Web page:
HIMALAYAN NEWS SERVICE
KATHMANDU: The debate over which of the two Nepali Congress (NC) factions—the one led by Girija Prasad Koirala or the one led by Prime Minister Sher Bahadur Deuba —is entitled to the NC election symbol of tree and four-star party banner began here at the Election Commission (EC) on Monday. Representatives of the Deuba NC, presenting their argument before the EC, stated that they are entitled to the election symbol and the party flag. The precedent of the party convention was established in 1995, said Mahadev Yadav representing the Deuba camp. Did any one ever speak against it before the proposal was registered, he asked? Putting forth his points, Sunil Adhikari claimed that since the National Assembly is still “active” the parliament has not been dissolved. “The parliament consists of the House of Representatives, the crown and the National Assembly,” he added. Basanta Ram Bhandari, against the claim of the Koirala side that the emergency and dissolution of the House cannot go side by side, questioned: The Koirala group has stated that emergency and dissolution don’t go together. But did they anywhere speak against it, before the move was executed?
Rs 24 cr return on Rs 76 billion investment
KATHMANDU: If the government continues to finance the public enterprises which are a drain on the national exchequer, investment in priority areas would remain in shadow and development process will be affected, officials and policymakers have warned. “There is a need to liquidate some public enterprises which are insolvent and the rest should function purely on business basis,” Bimal Prasad Koirala, finance secretary, told a workshop of on public enterprises and policy organised by the ministry here on Monday. Of the total investment of over Rs. 76 billion till fiscal year 2000/01 in 40 public enterprises, the government has only received Rs. 245 million as dividend in the fiscal year 2000/01, which is only1.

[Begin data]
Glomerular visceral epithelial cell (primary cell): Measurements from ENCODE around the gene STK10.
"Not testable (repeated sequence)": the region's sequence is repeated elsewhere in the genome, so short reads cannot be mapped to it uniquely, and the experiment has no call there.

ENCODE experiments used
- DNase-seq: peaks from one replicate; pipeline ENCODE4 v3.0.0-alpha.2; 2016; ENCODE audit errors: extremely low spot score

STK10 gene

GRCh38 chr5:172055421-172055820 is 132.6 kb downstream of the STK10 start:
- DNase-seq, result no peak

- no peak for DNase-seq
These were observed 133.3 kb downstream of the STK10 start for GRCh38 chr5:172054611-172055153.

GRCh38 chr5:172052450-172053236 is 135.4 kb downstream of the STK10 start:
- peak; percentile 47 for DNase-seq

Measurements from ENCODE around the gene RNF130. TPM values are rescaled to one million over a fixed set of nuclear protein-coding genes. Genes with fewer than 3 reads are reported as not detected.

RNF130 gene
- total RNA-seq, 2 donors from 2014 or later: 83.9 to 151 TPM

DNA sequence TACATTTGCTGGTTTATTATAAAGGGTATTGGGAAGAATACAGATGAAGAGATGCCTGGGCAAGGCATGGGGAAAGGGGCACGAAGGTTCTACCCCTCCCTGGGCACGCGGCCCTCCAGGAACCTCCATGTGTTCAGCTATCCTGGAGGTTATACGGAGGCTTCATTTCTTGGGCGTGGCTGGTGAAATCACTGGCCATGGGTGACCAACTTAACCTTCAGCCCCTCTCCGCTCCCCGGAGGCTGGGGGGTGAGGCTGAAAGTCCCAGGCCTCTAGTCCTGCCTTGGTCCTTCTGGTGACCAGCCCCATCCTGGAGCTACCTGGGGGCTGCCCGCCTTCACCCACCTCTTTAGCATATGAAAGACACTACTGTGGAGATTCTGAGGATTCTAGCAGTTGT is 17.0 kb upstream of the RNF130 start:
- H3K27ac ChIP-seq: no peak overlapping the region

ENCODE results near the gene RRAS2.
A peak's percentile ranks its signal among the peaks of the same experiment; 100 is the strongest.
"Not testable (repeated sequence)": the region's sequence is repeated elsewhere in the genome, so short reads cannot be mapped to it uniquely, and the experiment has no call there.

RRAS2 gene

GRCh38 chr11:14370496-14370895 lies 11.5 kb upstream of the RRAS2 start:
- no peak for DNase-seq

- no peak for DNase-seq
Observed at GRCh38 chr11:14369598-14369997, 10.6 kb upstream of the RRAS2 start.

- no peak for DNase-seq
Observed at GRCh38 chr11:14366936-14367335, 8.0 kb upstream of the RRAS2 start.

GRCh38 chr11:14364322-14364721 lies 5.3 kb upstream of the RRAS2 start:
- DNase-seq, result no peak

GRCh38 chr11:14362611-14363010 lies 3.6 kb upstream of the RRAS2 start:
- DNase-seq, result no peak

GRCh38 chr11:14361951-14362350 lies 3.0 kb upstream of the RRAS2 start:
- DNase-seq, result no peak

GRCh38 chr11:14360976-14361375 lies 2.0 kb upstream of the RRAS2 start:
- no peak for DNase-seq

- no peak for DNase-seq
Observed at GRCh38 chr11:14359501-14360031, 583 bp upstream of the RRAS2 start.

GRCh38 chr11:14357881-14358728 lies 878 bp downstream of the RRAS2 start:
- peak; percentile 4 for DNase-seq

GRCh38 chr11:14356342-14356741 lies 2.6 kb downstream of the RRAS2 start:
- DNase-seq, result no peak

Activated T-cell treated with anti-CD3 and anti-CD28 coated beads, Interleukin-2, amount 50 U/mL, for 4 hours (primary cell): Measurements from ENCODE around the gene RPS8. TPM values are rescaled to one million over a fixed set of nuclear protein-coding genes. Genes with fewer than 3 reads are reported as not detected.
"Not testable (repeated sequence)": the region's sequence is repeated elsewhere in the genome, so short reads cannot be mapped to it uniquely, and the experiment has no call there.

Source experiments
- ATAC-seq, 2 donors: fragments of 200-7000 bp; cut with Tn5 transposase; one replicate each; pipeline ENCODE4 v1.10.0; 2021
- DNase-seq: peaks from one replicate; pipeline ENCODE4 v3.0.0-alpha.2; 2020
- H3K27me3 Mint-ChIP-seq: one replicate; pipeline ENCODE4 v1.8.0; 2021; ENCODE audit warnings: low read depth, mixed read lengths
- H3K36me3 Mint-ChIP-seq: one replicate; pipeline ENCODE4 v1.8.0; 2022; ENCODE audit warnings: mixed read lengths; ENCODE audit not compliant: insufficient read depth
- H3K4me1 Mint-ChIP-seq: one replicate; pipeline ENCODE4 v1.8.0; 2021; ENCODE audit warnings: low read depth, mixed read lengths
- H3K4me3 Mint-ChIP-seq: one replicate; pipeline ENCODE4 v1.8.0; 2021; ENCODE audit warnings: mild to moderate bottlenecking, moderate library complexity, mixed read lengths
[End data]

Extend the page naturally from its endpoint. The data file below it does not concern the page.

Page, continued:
27 per cent of the total share investment, according to the latest performance report of Public Enterprises, published by the Ministry of Finance. “Let alone the natural dividend, the government is still to provide loans to the enterprises unable to pay the salaries,” secretary Koirala told the workshop participated by chief executives of the public
enterprises. Out of 40 total public enterprises, only 15 were in profit and rest in loss, incurring over 1 billion operating loss in the fiscal year 2000/2001 alone, according to a Finance Ministry’s report, “Targets and performance of public enterprises” for the fiscal year 2000/2001 to 2002/2003. “We can make available drinking water facilities to every 75 districts with Rs.1 billion whereas the public enterprises loss is diverting the resources, meant for development expenditure,” said Koirala.